Design & DIY

Cottage Q&A: Will these plants destroy my septic tank?

A wild raspberry bush By Vics Photos/Shutterstock

Our sewage tank is made of fibreglass and is more than 30 years old. To this point, there have been no leaks, and we get it pumped out year-round. There’s a growth of wild roses and raspberry plants over the tank. I pulled them out last fall; there were very large roots. Is there a danger of the roots penetrating the 1,000-gallon tank? Pretty scary as we’d have to replace an otherwise functioning tank.—Larry Lee, Flanders Lake, Man.

This would depend on how deep the tank is buried and whether the roots of the wild roses and raspberries could actually reach it. The first variable is knowable. But the second one? 

“There is a lot of variation in terms of how different root systems behave,” says Lorraine Johnson, the co-author of A Garden for the Rusty-Patched Bumblebee and other books on native plants. It can depend on factors such as the type of soil that they’re growing in, for example. Still, “I’m not sure that I’d call the root systems of wild rose or wild raspberry particularly large—though it varies with the species,” she says. “But I’d be surprised if the roots of a shrub could actually break through the fibreglass walls of an intact tank.”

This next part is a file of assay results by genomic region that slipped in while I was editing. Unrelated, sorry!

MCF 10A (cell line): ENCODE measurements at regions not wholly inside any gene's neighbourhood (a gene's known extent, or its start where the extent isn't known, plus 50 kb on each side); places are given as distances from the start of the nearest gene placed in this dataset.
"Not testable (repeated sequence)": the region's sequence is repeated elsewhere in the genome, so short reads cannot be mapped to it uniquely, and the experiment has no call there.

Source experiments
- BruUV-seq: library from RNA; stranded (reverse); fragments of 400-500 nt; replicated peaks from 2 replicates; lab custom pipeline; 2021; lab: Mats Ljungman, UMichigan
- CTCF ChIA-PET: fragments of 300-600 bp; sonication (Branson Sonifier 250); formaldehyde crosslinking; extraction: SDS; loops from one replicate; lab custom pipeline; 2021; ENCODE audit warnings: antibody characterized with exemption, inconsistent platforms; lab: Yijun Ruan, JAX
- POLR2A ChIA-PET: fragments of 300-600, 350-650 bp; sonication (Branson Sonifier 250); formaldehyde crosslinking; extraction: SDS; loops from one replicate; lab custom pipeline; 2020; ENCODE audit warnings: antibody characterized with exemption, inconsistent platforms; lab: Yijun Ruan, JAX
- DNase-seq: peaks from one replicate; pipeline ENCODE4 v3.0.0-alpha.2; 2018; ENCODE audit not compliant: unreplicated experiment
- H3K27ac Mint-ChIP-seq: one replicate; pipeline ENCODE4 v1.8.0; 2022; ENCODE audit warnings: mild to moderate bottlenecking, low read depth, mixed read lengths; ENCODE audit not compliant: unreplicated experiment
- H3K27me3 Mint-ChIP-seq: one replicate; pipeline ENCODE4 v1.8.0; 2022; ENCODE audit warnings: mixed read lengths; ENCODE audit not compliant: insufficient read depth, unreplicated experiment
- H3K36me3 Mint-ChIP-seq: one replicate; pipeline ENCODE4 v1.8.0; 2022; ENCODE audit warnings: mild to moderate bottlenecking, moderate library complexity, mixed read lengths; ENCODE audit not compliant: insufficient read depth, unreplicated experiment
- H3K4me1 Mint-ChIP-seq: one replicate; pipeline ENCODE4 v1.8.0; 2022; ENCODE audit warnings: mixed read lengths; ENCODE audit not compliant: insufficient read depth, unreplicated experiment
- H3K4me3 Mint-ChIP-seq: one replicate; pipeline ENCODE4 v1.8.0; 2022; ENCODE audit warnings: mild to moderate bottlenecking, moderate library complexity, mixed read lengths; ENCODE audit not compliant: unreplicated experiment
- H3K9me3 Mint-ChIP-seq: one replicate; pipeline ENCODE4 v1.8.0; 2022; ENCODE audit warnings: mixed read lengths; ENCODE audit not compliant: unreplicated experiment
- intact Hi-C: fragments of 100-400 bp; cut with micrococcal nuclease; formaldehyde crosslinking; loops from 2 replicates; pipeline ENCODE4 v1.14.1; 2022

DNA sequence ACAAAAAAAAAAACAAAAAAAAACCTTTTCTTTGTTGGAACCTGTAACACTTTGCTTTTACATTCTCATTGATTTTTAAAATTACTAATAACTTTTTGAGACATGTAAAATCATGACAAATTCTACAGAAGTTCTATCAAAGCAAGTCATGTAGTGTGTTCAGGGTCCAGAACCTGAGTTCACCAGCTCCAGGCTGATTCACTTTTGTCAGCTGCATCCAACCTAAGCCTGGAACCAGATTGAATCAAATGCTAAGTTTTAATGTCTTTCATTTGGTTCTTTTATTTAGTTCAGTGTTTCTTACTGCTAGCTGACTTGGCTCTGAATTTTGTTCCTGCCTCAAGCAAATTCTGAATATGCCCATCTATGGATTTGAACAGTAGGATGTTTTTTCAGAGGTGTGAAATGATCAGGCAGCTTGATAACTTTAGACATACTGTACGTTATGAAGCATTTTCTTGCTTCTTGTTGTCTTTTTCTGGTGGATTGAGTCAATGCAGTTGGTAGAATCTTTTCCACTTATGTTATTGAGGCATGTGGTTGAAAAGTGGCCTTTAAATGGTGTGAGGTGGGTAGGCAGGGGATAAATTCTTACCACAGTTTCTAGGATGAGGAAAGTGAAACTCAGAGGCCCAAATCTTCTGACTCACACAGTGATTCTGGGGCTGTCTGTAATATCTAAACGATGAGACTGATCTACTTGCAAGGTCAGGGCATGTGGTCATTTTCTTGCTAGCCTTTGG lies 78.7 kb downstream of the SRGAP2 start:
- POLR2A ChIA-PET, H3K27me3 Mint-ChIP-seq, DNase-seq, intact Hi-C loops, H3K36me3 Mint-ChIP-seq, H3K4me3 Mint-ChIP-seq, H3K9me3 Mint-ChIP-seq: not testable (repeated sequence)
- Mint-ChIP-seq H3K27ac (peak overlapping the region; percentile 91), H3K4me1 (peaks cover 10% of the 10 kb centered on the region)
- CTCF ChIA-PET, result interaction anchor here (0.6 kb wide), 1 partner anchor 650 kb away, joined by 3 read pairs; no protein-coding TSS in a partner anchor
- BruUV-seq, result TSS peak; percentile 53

What’s the best thing to plant on a septic bed?

Roots are typically more of a concern with a leaching bed than with a septic tank, says Bill Goodale, a septic system inspector with Ontario’s Township of Tiny. (Roots can interfere with the pipes in the leaching field.) But over time, it’s possible that the roots could get through the lid or the seams of a tank, he says. Or, they could take advantage of weakened spots or breaches, adds Johnson. 

If you want to err on the side of caution—and, since you’re asking the question, you probably do—it’s best to remove them, says Goodale.

Cottage Q&A: Are ant nests a problem for the septic bed?

A super-safe alternative groundcover would be a shallow-rooting, native grass mix, says Sara Heger, a researcher and instructor in the Onsite Sewage Treatment Program at the University of Minnesota. “We don’t recommend anything with a woody stem or root be planted over the septic tank or drainfield.”

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This article was originally published in the May 2023 issue of Cottage Life magazine.

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